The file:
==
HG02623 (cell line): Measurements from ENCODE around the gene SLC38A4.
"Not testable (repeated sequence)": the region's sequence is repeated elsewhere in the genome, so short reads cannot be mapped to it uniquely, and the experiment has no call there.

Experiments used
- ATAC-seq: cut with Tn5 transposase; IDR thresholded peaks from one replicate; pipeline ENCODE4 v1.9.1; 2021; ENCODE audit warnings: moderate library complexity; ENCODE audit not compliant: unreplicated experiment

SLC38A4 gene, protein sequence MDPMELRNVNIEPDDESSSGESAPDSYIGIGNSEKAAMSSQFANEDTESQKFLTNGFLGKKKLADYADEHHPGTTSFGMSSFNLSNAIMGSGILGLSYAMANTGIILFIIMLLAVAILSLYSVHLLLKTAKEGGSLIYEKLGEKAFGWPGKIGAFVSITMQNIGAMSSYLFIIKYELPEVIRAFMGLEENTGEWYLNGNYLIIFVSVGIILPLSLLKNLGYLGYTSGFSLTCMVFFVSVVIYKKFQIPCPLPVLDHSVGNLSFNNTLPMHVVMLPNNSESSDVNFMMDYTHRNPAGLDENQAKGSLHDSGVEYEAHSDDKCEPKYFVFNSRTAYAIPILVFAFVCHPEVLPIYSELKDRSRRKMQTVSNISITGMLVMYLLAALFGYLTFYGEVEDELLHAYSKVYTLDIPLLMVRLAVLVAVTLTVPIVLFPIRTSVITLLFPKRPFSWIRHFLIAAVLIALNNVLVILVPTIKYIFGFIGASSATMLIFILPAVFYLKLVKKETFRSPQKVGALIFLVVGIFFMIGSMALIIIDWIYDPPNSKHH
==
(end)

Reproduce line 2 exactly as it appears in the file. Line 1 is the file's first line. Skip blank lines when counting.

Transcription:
"Not testable (repeated sequence)": the region's sequence is repeated elsewhere in the genome, so short reads cannot be mapped to it uniquely, and the experiment has no call there.